Growing up in a family that thought that General Motors Holden was the only company that knew how to make a decent car meant that I was destined to be wearing T-Shirts extolling the virtues of the General’s merchandise well before I ever had a license to sit behind the wheel of such vehicles.
I had a wonderful shirt with an old FX Holden on the front and one with a terrific Torana.
In those days I would happily parrot slogans about F.O.R.D. standing for Fix Or Repair Daily or even Found On Rubbish Dump.
Of course this was all before getting my first car …. a 1972 Ford Cortina. Life suddenly changed. I realised that Fords were far superior and since that first Ford I’ve also owned a couple of Ford Falcons, a Ford Fairmont, a Ford Escort and a couple of Ford Transit Vans. In fact, I’ve never owned anything but Fords.
I’ve held a motor car license for over 27 years now and the desire to own any kind of car has diminished greatly. Pauline has a car, A Toyota in fact, which I drive if we’re going somewhere as a family. I’ll even drive alone on those rare occasions that I need a car but I’m increasingly bored by the whole four wheels thing. These days I’d much rather be pedalling my bicycle.
Talking about cars does nothing for me. Looking at cars does nothing for me.
I used to look forward to the Bathurst 1000 each year. It’s a one thousand kilometre race which pits V8 Fords against V8 Holdens. I knew that the race was being run today but things were busy and so I didn’t even bother checking the results.
During the news tonight I heard the details of the winners.
Yes, I’m an avid cyclist. No, I don’t get excited by cars anymore. However, it would be a lie if I tried to tell you that I wasn’t just a little bit thrilled about hearing that Ford came home one, two three today.
So it seems that I was wrong all those years ago. It seems that F.O.R.D. really stands for First On Race Day.
The ninth edition of Thumbs Up! will be posted in a couple of days.
That means that submissions officially close at midnight Sunday, Western Australian time, so you can still get an entry in if you hurry.
You can find the Thumbs Up! criteria and code for the badges here. Remember that the easiest way to participate is to fill in the Thumbs Up! Blog Carnival submission form. Once you’ve entered the permalink URL of your post, the form fills in most of the details for you.
Submissions have been light over the past couple of weeks which means that your post has an even better chance of being read if you’re a part of this week’s Thumbs Up! I’m looking forward to posting the ninth edition on Monday morning.
Around a month ago, on a Friday afternoon, a group of local church representatives met with the Federal Member for the electorate of Perth, Stephen Smith. Stephen is a member of the Australian Labor Party and Shadow Minister for Education and Training. (Click the photo for a better look.)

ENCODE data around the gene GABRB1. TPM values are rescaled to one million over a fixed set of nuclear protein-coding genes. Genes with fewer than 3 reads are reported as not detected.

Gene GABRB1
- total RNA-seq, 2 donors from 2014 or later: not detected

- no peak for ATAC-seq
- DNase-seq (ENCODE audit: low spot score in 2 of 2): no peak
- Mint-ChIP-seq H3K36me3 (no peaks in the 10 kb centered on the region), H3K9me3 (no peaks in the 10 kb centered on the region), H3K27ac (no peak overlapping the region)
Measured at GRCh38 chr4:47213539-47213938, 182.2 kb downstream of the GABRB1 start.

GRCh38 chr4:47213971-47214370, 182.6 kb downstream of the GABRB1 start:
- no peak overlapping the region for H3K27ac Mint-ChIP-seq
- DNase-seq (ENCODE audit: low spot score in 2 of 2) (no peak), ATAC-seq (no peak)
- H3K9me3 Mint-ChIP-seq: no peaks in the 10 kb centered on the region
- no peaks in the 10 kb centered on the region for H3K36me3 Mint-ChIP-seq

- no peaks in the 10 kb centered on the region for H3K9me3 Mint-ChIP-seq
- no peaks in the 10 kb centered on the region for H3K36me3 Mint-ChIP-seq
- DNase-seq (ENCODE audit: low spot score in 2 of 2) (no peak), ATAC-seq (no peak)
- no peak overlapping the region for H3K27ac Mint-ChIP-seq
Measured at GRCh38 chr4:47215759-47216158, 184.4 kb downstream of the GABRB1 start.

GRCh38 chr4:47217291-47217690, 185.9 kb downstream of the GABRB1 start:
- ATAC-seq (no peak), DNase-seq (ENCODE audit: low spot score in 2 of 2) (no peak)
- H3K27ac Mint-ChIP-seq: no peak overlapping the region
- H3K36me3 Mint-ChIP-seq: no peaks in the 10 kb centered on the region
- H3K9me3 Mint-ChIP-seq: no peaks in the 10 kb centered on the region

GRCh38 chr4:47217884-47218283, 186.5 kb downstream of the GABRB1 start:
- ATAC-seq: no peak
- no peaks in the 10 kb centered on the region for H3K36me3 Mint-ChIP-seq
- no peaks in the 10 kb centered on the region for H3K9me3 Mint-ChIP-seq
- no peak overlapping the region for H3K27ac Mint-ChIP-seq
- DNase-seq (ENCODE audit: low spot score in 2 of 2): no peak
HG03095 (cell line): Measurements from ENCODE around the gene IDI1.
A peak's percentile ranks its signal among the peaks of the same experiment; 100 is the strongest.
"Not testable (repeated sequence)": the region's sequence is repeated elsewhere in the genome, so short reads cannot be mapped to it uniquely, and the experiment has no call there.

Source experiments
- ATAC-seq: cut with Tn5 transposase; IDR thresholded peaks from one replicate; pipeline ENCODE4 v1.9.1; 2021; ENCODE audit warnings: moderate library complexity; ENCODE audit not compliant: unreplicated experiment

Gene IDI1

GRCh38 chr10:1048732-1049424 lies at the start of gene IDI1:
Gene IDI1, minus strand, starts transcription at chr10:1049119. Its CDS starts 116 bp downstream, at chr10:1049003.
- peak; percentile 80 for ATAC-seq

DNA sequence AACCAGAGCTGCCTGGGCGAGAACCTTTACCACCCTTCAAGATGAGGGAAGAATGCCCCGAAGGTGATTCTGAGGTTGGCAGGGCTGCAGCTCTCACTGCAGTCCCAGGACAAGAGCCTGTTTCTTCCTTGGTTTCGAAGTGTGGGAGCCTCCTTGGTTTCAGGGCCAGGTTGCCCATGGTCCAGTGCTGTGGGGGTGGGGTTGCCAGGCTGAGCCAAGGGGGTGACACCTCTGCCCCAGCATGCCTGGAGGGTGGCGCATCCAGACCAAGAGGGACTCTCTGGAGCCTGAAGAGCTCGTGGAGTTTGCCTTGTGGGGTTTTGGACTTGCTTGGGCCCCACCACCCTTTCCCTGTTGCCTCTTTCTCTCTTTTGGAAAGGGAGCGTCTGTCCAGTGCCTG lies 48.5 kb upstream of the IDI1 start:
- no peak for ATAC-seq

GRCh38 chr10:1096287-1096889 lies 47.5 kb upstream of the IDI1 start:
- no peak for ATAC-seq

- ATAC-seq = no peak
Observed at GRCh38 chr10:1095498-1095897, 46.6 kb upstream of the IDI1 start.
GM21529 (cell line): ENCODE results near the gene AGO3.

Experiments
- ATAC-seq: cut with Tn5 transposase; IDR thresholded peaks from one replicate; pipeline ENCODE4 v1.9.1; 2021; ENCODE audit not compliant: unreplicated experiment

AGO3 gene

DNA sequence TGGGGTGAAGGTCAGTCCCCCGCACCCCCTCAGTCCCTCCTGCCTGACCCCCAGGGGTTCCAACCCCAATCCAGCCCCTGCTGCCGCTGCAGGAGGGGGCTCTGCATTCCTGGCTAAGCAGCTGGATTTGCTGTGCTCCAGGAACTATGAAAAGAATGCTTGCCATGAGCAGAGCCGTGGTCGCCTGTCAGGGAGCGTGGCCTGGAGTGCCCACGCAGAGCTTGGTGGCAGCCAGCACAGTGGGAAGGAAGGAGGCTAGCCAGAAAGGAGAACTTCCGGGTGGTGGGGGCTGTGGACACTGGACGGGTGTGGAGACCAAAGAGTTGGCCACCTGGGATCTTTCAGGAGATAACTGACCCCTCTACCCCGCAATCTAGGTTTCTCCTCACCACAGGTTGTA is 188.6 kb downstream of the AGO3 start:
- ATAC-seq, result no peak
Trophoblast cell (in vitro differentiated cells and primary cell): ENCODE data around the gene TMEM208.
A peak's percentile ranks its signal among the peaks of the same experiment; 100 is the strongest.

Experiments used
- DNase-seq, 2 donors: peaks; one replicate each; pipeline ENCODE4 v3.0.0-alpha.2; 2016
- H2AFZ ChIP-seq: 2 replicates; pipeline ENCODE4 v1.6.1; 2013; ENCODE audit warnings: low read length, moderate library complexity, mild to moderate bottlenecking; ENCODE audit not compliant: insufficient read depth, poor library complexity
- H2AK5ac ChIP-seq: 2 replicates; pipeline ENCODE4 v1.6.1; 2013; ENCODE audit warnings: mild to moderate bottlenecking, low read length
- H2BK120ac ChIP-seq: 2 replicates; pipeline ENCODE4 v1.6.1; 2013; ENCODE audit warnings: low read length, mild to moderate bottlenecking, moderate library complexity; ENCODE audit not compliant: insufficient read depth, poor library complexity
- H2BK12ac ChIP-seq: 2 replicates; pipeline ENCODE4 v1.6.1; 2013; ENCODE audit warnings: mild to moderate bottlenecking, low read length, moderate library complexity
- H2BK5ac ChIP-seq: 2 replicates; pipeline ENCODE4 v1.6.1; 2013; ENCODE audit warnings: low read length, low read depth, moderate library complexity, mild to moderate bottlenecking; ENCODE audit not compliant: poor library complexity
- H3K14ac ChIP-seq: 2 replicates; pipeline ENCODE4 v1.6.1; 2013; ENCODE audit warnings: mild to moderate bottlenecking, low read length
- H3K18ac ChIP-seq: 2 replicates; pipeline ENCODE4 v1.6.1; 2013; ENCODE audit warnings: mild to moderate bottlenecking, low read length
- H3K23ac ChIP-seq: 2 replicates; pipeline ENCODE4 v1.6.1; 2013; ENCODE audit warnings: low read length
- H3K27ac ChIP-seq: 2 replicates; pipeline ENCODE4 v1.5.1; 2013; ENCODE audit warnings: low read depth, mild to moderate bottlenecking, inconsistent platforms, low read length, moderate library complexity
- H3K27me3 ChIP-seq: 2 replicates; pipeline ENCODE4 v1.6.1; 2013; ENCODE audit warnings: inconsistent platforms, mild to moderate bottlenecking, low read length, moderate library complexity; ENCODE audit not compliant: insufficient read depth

I’ve had the pleasure of meeting Stephen a number of times in the past when he has given support to 98.5 Sonshine FM‘s annual Radiothon. I’ve always found him to be a very genuine person who is willing to listen to the concerns of those he serves.
With a Federal Election likely to be called at any moment and tipped to be set for late November, we felt it was a good time to raise concerns about Australia’s commitment to the Millennium Development Goals which were agreed to by UN member countries in 2000 as targets for the year 2015.
In short, the goals are:
1. Eradicate extreme poverty and hunger
2. Achieve universal primary education
3. Promote gender equality and empower women
4. Reduce child mortality
5. Improve maternal health
6. Combat HIV/AIDS, malaria, and other diseases
7. Ensure environmental sustainability
8. Develop a global partnership for development
During our meeting Stephen Smith promised to raise our concerns in the parliament and on Thursday, the 20th of September, just 13 days after our meeting, he made the following speech.
Labor believes that the Millennium Development Goals should constitute the new framework for global international development assistance.
The key objectives of the Australian aid program should be to work with developing countries to realise the Millennium Development Goals. The goals allow developing and developed countries to move beyond the sometimes flawed relationship that has characterised overseas aid in the past and provide a clear vision and framework for halving extreme poverty by 2015 and ending it by 2025.
Labor accepts the internationally agreed aid volume target of 0.7 per cent of GNP for overseas development assistance, and recently the Leader of the Opposition formally committed a future Rudd Labor government to ensuring that overseas development aid is 0.5 per cent of GNI by 2015.